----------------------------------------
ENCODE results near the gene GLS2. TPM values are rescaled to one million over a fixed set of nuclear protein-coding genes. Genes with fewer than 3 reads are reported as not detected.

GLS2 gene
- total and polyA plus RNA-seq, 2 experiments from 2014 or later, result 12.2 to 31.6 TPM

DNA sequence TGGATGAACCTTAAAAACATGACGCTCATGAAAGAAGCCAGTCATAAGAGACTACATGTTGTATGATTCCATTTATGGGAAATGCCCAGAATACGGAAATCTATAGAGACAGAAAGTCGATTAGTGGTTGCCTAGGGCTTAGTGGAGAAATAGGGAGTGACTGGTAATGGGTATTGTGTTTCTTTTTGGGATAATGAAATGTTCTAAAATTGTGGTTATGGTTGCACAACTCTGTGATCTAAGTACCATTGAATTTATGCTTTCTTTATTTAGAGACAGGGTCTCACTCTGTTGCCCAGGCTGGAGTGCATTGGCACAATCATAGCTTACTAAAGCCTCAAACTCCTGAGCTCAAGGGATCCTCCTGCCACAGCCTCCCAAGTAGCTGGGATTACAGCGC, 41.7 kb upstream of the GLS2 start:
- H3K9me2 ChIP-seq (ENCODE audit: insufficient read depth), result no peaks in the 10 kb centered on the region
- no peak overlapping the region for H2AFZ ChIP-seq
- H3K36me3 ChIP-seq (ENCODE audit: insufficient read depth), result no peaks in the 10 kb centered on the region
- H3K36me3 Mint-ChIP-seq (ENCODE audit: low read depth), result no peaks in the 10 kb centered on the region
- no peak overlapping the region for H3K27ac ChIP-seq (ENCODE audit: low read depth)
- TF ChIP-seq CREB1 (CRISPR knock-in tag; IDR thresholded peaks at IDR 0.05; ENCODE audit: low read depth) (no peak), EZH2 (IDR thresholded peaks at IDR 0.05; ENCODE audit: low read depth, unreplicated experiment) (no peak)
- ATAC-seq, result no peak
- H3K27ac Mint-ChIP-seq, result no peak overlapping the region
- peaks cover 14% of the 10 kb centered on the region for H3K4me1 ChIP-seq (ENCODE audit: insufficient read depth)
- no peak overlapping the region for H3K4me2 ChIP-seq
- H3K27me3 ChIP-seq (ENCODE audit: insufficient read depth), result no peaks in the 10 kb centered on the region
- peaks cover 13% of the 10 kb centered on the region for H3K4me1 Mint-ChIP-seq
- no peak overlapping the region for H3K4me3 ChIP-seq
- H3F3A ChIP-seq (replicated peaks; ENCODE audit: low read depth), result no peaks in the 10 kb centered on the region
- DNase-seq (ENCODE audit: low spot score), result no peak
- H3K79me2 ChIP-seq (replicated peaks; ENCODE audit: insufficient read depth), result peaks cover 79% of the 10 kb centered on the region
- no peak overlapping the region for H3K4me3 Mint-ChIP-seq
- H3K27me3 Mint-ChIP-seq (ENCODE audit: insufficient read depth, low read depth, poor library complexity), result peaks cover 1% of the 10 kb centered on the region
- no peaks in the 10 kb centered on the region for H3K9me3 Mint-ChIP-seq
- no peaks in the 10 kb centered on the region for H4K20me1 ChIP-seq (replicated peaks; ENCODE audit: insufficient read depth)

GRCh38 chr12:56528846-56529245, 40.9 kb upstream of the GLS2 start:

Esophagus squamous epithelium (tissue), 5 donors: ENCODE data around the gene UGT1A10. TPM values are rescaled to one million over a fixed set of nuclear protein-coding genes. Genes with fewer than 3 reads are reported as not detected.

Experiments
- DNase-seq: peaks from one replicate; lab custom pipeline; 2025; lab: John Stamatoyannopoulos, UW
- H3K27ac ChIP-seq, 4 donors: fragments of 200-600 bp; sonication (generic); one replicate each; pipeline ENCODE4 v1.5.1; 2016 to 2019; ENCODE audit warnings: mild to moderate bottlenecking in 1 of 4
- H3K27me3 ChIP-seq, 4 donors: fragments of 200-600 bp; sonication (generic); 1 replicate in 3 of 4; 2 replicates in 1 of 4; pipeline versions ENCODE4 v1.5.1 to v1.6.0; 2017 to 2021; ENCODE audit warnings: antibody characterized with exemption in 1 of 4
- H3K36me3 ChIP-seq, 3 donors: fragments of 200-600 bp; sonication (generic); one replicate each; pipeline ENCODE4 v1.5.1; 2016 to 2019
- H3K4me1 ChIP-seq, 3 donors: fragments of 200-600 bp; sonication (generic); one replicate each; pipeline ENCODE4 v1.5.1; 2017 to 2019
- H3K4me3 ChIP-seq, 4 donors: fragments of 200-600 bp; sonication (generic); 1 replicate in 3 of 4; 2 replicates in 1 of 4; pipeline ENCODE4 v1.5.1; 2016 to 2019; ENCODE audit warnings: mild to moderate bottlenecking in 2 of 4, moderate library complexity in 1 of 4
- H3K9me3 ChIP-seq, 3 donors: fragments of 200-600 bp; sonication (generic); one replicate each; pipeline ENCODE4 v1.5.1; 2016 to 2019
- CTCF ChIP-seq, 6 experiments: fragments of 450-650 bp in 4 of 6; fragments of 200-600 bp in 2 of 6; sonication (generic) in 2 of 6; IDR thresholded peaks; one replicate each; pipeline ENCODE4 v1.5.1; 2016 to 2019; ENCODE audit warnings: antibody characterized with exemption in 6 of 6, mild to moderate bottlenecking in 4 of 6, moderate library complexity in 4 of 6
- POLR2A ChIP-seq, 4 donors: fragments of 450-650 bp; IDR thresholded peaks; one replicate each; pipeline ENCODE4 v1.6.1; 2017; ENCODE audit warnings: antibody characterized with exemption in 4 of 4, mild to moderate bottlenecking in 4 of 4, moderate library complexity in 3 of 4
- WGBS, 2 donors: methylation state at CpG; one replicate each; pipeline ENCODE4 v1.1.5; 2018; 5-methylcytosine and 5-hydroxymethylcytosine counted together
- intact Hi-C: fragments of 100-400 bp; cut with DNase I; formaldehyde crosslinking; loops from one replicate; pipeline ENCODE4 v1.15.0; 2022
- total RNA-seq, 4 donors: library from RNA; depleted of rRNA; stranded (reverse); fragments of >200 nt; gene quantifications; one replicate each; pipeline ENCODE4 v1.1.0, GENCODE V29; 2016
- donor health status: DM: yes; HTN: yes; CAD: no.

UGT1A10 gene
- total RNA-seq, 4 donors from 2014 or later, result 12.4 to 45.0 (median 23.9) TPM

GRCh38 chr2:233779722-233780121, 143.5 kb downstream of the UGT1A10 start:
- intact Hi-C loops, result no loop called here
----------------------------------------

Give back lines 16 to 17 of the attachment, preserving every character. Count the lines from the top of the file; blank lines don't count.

- peaks cover 13% of the 10 kb centered on the region for H3K4me1 Mint-ChIP-seq
- no peak overlapping the region for H3K4me3 ChIP-seq